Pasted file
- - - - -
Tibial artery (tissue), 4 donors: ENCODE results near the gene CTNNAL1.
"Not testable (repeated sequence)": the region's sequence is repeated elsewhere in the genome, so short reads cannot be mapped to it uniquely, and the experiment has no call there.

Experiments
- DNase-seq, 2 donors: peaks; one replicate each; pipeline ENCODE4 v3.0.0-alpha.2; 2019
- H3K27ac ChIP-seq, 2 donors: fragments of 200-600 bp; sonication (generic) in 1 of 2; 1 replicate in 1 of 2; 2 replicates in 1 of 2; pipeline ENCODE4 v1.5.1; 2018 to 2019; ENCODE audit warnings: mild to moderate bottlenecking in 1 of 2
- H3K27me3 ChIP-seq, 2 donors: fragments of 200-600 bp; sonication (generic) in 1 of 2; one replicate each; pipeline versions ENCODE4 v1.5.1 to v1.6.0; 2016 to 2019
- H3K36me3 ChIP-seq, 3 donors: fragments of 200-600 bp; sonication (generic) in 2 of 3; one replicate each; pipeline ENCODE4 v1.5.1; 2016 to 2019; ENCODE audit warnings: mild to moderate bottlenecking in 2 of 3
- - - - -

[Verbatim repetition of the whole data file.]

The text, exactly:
Tibial artery (tissue), 4 donors: ENCODE results near the gene CTNNAL1.
"Not testable (repeated sequence)": the region's sequence is repeated elsewhere in the genome, so short reads cannot be mapped to it uniquely, and the experiment has no call there.

Experiments
- DNase-seq, 2 donors: peaks; one replicate each; pipeline ENCODE4 v3.0.0-alpha.2; 2019
- H3K27ac ChIP-seq, 2 donors: fragments of 200-600 bp; sonication (generic) in 1 of 2; 1 replicate in 1 of 2; 2 replicates in 1 of 2; pipeline ENCODE4 v1.5.1; 2018 to 2019; ENCODE audit warnings: mild to moderate bottlenecking in 1 of 2
- H3K27me3 ChIP-seq, 2 donors: fragments of 200-600 bp; sonication (generic) in 1 of 2; one replicate each; pipeline versions ENCODE4 v1.5.1 to v1.6.0; 2016 to 2019
- H3K36me3 ChIP-seq, 3 donors: fragments of 200-600 bp; sonication (generic) in 2 of 3; one replicate each; pipeline ENCODE4 v1.5.1; 2016 to 2019; ENCODE audit warnings: mild to moderate bottlenecking in 2 of 3